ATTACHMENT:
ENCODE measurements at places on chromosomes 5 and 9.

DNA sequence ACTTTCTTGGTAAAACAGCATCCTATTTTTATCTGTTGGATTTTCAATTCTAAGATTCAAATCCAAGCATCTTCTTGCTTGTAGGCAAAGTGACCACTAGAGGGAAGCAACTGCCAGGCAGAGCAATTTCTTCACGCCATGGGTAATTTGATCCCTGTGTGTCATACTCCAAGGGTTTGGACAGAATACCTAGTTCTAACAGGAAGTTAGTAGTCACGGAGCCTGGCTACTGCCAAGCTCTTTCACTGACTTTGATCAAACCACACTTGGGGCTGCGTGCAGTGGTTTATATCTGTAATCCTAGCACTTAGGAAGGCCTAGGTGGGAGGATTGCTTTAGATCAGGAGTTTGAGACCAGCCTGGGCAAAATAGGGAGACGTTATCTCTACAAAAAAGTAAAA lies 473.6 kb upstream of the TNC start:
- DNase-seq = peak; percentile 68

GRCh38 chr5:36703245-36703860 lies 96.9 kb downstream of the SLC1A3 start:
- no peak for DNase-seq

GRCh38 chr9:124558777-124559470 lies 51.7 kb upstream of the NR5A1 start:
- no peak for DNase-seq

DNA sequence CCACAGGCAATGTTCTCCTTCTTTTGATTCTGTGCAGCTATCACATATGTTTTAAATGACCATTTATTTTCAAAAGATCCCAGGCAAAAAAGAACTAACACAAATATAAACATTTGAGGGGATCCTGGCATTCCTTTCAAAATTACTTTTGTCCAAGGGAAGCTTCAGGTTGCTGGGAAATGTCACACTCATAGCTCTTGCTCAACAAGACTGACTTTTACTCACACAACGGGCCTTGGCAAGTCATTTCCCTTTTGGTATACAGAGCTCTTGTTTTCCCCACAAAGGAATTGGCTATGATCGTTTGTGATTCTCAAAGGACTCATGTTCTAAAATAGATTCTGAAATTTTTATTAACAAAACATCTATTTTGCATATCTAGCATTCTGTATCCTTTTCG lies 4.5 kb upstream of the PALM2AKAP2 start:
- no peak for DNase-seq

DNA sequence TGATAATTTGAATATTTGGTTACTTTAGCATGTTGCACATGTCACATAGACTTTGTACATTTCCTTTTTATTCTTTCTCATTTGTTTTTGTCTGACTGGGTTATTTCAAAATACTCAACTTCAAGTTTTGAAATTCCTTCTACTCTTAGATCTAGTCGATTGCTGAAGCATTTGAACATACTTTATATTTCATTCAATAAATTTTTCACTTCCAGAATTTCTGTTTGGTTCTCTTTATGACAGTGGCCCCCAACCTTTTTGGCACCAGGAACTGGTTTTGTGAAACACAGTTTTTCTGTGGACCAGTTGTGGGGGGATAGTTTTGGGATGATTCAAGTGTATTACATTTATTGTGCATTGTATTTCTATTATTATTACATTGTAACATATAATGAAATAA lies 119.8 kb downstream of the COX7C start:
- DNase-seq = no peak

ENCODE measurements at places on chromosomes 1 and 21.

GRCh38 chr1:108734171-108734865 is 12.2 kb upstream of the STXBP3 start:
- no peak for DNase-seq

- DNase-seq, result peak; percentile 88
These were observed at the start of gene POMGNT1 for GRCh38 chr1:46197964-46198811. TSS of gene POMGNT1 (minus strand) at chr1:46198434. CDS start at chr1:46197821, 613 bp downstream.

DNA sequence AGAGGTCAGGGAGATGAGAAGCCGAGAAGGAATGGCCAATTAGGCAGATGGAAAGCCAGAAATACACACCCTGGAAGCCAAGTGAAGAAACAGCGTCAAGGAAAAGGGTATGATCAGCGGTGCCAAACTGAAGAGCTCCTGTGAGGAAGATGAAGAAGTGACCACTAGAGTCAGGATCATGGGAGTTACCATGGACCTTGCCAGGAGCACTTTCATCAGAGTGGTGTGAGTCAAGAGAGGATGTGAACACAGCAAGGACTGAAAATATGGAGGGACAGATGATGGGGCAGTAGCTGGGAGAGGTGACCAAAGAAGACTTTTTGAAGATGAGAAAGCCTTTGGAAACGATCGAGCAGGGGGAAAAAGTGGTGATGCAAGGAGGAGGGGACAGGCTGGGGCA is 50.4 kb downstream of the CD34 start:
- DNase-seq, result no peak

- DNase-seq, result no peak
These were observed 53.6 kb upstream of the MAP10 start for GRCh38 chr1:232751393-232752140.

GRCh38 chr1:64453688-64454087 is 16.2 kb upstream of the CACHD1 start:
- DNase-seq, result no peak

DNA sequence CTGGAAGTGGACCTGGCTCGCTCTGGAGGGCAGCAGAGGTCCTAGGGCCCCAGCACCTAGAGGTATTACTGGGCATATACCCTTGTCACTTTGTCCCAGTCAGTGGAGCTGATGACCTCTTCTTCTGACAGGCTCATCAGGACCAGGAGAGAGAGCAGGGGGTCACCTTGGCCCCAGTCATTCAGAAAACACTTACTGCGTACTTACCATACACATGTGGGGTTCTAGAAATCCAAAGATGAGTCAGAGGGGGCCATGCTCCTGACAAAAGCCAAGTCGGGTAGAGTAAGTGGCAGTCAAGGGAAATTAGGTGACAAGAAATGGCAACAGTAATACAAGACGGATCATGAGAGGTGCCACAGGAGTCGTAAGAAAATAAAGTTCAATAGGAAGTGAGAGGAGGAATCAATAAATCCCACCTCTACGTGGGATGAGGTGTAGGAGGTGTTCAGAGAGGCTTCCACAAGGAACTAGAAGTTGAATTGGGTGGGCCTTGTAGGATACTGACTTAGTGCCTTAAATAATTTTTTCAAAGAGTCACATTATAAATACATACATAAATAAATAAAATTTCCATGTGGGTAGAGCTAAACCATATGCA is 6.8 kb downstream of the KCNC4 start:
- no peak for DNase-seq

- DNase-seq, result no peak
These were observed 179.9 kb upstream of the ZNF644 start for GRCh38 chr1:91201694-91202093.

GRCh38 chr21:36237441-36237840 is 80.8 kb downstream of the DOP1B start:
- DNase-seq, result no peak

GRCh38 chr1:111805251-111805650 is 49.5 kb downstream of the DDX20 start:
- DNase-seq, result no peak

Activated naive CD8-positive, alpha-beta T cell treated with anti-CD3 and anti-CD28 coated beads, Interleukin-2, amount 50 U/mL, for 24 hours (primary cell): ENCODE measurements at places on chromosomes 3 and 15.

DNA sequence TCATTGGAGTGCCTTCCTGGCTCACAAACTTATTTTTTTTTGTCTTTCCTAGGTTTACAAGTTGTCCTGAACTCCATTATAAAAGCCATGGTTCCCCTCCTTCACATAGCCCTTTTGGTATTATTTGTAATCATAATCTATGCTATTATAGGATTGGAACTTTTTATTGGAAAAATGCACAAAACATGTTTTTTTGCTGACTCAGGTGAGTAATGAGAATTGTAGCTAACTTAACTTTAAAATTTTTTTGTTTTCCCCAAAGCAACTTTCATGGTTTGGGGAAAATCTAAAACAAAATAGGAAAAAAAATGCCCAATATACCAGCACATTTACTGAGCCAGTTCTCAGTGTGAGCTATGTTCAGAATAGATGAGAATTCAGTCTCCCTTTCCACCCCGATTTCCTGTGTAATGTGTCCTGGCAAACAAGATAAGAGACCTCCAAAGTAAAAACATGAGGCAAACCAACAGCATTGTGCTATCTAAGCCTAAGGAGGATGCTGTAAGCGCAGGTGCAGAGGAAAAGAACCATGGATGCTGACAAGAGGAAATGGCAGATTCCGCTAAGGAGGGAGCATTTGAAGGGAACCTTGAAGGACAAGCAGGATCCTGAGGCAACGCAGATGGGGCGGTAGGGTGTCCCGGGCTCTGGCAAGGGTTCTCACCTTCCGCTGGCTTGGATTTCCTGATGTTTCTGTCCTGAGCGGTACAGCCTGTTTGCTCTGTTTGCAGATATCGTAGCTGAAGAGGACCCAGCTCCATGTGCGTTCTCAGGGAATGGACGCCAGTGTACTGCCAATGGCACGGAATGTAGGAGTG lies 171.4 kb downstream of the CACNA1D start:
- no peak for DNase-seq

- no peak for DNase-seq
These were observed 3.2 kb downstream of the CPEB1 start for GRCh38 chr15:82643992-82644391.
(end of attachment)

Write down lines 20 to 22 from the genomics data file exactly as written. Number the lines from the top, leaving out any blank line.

These were observed 53.6 kb upstream of the MAP10 start for GRCh38 chr1:232751393-232752140.

GRCh38 chr1:64453688-64454087 is 16.2 kb upstream of the CACHD1 start:
- DNase-seq, result no peak